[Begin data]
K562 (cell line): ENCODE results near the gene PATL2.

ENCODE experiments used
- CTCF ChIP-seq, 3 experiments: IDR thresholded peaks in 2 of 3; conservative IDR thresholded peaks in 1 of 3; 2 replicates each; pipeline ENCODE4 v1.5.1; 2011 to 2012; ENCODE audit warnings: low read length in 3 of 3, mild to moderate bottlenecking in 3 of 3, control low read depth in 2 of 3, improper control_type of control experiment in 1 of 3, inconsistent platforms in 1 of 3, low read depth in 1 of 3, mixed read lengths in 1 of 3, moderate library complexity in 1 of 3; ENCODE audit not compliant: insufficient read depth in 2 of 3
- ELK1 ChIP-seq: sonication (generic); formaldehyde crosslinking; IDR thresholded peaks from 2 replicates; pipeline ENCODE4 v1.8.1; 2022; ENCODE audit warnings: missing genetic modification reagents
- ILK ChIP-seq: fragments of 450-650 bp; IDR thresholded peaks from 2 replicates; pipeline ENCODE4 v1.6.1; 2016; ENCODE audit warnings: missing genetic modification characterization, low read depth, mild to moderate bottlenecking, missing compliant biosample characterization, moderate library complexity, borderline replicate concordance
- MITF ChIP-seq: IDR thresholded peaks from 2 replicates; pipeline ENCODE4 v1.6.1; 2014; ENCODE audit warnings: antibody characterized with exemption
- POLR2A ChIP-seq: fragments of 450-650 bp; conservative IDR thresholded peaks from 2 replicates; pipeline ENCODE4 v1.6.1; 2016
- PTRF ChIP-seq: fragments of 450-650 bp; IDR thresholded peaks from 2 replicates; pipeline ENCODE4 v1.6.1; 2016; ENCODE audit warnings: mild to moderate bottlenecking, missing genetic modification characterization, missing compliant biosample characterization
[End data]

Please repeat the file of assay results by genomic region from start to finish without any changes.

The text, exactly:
K562 (cell line): ENCODE results near the gene PATL2.

ENCODE experiments used
- CTCF ChIP-seq, 3 experiments: IDR thresholded peaks in 2 of 3; conservative IDR thresholded peaks in 1 of 3; 2 replicates each; pipeline ENCODE4 v1.5.1; 2011 to 2012; ENCODE audit warnings: low read length in 3 of 3, mild to moderate bottlenecking in 3 of 3, control low read depth in 2 of 3, improper control_type of control experiment in 1 of 3, inconsistent platforms in 1 of 3, low read depth in 1 of 3, mixed read lengths in 1 of 3, moderate library complexity in 1 of 3; ENCODE audit not compliant: insufficient read depth in 2 of 3
- ELK1 ChIP-seq: sonication (generic); formaldehyde crosslinking; IDR thresholded peaks from 2 replicates; pipeline ENCODE4 v1.8.1; 2022; ENCODE audit warnings: missing genetic modification reagents
- ILK ChIP-seq: fragments of 450-650 bp; IDR thresholded peaks from 2 replicates; pipeline ENCODE4 v1.6.1; 2016; ENCODE audit warnings: missing genetic modification characterization, low read depth, mild to moderate bottlenecking, missing compliant biosample characterization, moderate library complexity, borderline replicate concordance
- MITF ChIP-seq: IDR thresholded peaks from 2 replicates; pipeline ENCODE4 v1.6.1; 2014; ENCODE audit warnings: antibody characterized with exemption
- POLR2A ChIP-seq: fragments of 450-650 bp; conservative IDR thresholded peaks from 2 replicates; pipeline ENCODE4 v1.6.1; 2016
- PTRF ChIP-seq: fragments of 450-650 bp; IDR thresholded peaks from 2 replicates; pipeline ENCODE4 v1.6.1; 2016; ENCODE audit warnings: mild to moderate bottlenecking, missing genetic modification characterization, missing compliant biosample characterization